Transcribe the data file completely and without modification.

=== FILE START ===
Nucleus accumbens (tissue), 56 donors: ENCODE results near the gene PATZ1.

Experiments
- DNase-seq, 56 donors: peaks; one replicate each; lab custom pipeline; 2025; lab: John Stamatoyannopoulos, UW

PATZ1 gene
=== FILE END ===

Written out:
Nucleus accumbens (tissue), 56 donors: ENCODE results near the gene PATZ1.

Experiments
- DNase-seq, 56 donors: peaks; one replicate each; lab custom pipeline; 2025; lab: John Stamatoyannopoulos, UW

PATZ1 gene